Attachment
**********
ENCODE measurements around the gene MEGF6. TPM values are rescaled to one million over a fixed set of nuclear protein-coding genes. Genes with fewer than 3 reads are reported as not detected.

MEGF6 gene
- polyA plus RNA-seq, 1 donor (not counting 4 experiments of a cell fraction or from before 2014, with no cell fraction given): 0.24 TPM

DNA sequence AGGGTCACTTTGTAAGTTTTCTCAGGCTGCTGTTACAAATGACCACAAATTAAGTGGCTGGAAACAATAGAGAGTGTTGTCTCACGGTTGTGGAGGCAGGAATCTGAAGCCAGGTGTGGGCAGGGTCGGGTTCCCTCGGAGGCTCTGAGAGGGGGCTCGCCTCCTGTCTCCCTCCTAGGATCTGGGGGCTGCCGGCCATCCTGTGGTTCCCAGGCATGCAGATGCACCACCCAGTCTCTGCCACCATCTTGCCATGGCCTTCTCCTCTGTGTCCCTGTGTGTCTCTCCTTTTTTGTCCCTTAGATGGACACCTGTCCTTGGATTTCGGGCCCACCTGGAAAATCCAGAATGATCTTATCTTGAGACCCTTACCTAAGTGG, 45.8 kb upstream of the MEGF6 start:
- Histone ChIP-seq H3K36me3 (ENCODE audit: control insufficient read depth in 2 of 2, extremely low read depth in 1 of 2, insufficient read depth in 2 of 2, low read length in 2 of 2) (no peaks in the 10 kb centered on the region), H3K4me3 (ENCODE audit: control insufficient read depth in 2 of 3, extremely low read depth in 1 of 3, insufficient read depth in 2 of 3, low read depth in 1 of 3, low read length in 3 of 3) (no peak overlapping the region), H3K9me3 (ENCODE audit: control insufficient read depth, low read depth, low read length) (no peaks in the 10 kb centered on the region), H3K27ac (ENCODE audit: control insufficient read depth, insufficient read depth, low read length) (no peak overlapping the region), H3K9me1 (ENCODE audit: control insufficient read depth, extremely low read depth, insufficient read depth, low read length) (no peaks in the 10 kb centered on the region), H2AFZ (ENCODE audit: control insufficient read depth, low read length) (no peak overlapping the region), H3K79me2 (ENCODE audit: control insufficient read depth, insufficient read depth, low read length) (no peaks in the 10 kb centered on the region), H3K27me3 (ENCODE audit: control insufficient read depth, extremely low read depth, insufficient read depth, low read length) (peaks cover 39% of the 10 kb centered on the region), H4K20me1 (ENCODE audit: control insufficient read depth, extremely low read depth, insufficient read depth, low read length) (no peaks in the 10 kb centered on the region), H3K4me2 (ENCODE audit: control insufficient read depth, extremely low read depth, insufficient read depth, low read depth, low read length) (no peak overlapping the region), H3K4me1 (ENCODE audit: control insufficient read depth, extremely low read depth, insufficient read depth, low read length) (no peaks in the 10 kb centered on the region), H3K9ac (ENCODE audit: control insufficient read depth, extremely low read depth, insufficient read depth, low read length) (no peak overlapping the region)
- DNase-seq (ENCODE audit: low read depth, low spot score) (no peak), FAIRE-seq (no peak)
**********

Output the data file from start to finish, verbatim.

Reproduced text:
ENCODE measurements around the gene MEGF6. TPM values are rescaled to one million over a fixed set of nuclear protein-coding genes. Genes with fewer than 3 reads are reported as not detected.

MEGF6 gene
- polyA plus RNA-seq, 1 donor (not counting 4 experiments of a cell fraction or from before 2014, with no cell fraction given): 0.24 TPM

DNA sequence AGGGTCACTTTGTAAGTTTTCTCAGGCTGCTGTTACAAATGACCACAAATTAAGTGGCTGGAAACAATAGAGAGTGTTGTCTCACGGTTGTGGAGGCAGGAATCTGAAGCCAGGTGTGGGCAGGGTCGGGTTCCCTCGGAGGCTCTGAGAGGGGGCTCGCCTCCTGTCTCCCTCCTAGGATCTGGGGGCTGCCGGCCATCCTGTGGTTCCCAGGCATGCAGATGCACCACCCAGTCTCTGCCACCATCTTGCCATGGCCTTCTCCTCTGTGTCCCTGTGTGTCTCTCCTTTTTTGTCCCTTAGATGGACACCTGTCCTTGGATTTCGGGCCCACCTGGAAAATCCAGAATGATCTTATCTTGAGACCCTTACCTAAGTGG, 45.8 kb upstream of the MEGF6 start:
- Histone ChIP-seq H3K36me3 (ENCODE audit: control insufficient read depth in 2 of 2, extremely low read depth in 1 of 2, insufficient read depth in 2 of 2, low read length in 2 of 2) (no peaks in the 10 kb centered on the region), H3K4me3 (ENCODE audit: control insufficient read depth in 2 of 3, extremely low read depth in 1 of 3, insufficient read depth in 2 of 3, low read depth in 1 of 3, low read length in 3 of 3) (no peak overlapping the region), H3K9me3 (ENCODE audit: control insufficient read depth, low read depth, low read length) (no peaks in the 10 kb centered on the region), H3K27ac (ENCODE audit: control insufficient read depth, insufficient read depth, low read length) (no peak overlapping the region), H3K9me1 (ENCODE audit: control insufficient read depth, extremely low read depth, insufficient read depth, low read length) (no peaks in the 10 kb centered on the region), H2AFZ (ENCODE audit: control insufficient read depth, low read length) (no peak overlapping the region), H3K79me2 (ENCODE audit: control insufficient read depth, insufficient read depth, low read length) (no peaks in the 10 kb centered on the region), H3K27me3 (ENCODE audit: control insufficient read depth, extremely low read depth, insufficient read depth, low read length) (peaks cover 39% of the 10 kb centered on the region), H4K20me1 (ENCODE audit: control insufficient read depth, extremely low read depth, insufficient read depth, low read length) (no peaks in the 10 kb centered on the region), H3K4me2 (ENCODE audit: control insufficient read depth, extremely low read depth, insufficient read depth, low read depth, low read length) (no peak overlapping the region), H3K4me1 (ENCODE audit: control insufficient read depth, extremely low read depth, insufficient read depth, low read length) (no peaks in the 10 kb centered on the region), H3K9ac (ENCODE audit: control insufficient read depth, extremely low read depth, insufficient read depth, low read length) (no peak overlapping the region)
- DNase-seq (ENCODE audit: low read depth, low spot score) (no peak), FAIRE-seq (no peak)